The final section, “Coping with Death: Remembrance and Oblivion,” is dedicated entirely to the topic of death. Themes include cults and rituals of death, as in Jussi Rantala’s chapter on Roman purificatory cults and Sari Katajala- Peltomaa’s chapter on fourteenth-century funerary rituals, drawn from records of the canonization process of saints in central Italy. The theme of commemoration is discussed in Nirit Ben-Aryeh Debby’s study of pulpits in Renaissance Florence. Death and martyrdom are topics analyzed by Mikka Tamminen in her chapter on the deaths of crusaders during the medieval crusades. The phenomenon of healing deities is examined in Ildikó Csepregi’s comparative study of the healing powers of both Greek gods and Christian saints, and Iona McCleery discusses medical perspectives on death in late medieval and early modern Europe.
The strengths of the book are many. Each of the chapters, by combining existing research with new evidence, contributes to a more nuanced historical understanding of old age and death. Many of the chapters examine social groups that are typically less studied, such as Mustakallio’s chapter on Roman matrons, or Salonen’s study of elderly priests. As well, the text includes regions often overlooked in mainstream historical studies, such as the medieval kingdom of Hungary, medieval Scotland, or North Africa. Each chapter ends with a helpful concluding section.
However, despite the considerable strengths of individual chapters, the volume exhibits a lack of cohesion. While this is a common weakness of edited volumes, in the case of this particular book the lack of unity undermines the argument for continuity across cultures, regions, and time periods. Connections and cross-pollination of ideas and evidence that were perhaps the topics of discussion at the conference are missing from this text; The challenge to the editors is how to capture and translate such intellectual exchange into an edited volume. To support the argument for the value of the longue durée approach to writing history, the editors should have explicitly articulated the connections across time and regions, to make a stronger case for comparative study.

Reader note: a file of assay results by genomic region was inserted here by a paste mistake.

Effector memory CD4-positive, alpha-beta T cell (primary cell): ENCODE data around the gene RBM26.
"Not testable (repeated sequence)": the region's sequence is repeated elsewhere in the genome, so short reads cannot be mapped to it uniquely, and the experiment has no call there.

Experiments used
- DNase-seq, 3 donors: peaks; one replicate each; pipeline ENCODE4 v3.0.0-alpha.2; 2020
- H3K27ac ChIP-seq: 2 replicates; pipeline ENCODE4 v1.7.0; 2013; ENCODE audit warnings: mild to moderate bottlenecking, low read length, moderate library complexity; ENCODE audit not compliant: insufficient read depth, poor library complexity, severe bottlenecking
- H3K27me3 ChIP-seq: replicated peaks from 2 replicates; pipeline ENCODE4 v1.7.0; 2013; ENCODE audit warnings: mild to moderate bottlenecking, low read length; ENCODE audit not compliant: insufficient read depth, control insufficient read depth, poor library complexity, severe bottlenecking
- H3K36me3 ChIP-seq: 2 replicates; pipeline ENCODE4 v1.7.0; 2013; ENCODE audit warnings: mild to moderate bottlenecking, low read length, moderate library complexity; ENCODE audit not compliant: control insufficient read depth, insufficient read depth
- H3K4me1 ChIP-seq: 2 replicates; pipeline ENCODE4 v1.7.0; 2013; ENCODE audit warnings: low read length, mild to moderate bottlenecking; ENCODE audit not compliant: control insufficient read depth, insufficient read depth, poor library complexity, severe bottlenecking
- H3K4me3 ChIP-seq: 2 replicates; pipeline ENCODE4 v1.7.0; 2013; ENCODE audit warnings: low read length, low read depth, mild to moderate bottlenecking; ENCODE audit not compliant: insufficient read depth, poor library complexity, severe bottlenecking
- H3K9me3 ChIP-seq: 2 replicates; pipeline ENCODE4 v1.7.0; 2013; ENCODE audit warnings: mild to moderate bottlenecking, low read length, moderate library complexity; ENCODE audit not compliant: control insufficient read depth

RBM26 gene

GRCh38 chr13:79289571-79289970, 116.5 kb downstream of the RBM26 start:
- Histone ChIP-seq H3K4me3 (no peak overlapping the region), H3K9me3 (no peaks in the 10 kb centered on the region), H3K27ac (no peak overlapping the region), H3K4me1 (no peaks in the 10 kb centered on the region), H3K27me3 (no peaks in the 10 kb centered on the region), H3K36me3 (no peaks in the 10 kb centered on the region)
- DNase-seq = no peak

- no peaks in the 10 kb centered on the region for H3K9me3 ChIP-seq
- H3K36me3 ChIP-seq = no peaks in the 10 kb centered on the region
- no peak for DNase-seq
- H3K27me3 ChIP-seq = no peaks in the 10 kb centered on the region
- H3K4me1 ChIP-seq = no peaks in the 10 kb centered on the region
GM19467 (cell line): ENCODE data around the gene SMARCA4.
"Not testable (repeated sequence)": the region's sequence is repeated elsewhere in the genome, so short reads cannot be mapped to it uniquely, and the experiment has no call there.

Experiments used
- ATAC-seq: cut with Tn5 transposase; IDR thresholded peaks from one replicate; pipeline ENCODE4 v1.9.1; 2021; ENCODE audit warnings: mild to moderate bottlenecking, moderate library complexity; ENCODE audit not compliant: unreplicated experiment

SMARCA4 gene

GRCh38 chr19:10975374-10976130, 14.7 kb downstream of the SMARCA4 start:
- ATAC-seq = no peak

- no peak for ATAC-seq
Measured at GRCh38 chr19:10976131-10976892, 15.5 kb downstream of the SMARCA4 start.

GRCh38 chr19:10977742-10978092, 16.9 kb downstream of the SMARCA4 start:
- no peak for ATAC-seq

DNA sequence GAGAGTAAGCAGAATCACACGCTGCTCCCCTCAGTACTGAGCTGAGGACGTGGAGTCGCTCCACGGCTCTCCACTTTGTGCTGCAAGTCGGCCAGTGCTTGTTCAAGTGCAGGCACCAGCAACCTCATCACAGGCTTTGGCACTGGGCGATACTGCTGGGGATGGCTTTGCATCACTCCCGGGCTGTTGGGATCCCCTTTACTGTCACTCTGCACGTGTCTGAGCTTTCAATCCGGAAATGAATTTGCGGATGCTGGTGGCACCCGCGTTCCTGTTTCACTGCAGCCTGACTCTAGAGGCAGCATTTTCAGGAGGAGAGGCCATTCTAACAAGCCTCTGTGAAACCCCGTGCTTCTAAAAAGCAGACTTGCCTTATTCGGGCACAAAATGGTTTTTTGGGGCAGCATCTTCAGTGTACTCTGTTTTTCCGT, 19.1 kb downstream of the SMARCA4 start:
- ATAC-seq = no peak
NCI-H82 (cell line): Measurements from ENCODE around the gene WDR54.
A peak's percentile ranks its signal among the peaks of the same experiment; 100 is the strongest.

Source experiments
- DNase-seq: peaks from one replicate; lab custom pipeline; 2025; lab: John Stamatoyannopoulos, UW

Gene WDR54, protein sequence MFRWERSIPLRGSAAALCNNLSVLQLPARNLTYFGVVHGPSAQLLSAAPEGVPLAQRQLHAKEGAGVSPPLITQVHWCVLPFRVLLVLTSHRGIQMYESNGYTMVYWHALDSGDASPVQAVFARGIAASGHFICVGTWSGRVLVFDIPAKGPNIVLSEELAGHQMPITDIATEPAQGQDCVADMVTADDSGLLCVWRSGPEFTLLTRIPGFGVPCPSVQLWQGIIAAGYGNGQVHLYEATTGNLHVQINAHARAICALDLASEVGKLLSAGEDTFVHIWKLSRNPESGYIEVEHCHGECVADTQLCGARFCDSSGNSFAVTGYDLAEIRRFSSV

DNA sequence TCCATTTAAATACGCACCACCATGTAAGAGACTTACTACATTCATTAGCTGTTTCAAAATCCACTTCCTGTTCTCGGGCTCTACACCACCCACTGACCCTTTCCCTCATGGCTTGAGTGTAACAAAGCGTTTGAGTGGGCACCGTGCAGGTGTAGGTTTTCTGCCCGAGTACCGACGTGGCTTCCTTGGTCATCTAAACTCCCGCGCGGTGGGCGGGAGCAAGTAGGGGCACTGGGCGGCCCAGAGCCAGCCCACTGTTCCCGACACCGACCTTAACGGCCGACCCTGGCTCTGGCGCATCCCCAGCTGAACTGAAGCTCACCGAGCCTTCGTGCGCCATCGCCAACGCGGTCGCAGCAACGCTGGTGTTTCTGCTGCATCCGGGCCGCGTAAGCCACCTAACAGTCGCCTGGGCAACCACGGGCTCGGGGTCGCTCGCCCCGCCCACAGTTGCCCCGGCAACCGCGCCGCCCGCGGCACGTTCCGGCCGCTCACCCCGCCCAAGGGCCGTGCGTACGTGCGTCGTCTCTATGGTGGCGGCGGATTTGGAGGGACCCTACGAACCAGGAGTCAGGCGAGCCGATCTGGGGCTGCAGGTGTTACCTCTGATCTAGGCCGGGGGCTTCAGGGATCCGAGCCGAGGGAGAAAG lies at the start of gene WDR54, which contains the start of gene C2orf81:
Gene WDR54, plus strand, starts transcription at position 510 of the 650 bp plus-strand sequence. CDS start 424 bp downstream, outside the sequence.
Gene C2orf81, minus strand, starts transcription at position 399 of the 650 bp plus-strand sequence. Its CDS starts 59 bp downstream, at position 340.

Moreover, the lack of unity in the volume also points to the challenges of treating old age and death together as constituting the final stage of life. The chapters that are most successful in demonstrating the value of this approach are those that explicitly treat old age and death together, for example, Koptev’s chapter on the massacre of elderly Roman citizens by the Gauls, or Harlow and Laurence’s chapter that studies inscriptions on grave stones to illuminate perceptions of the elderly. The least satisfying chapters (though not from the point of view of scholarship or intrinsic interest) are those that focus exclusively on death, since death is not only the result of ageing. The uneven integration of the topics of old age and death is evident especially in the decision to devote the entire third section to the topic of death. In sum, while the comparative, cross-cultural, and generally boundary-crossing approach advanced by On Old Age has tremendous potential to provide new conceptual frameworks for the historical study of both old age and death, the text cries out for a more developed apparatus to create cohesion. Such an apparatus would include a fully developed introduction, internal cross-references, section introductions, an index, a bibliography, and notes on contributors. Chapter numbers would also contribute to the impression of a unified purpose.
In conclusion, the editors and contributing authors are to be commended on a bold and ambitious comparative study that seeks to bring together into a new conceptual framework two topics and two epochs typically treated separately. There is no question that researchers will find much of value in the individual chapters. Indeed, we must continue to develop and support such boundary-crossing studies.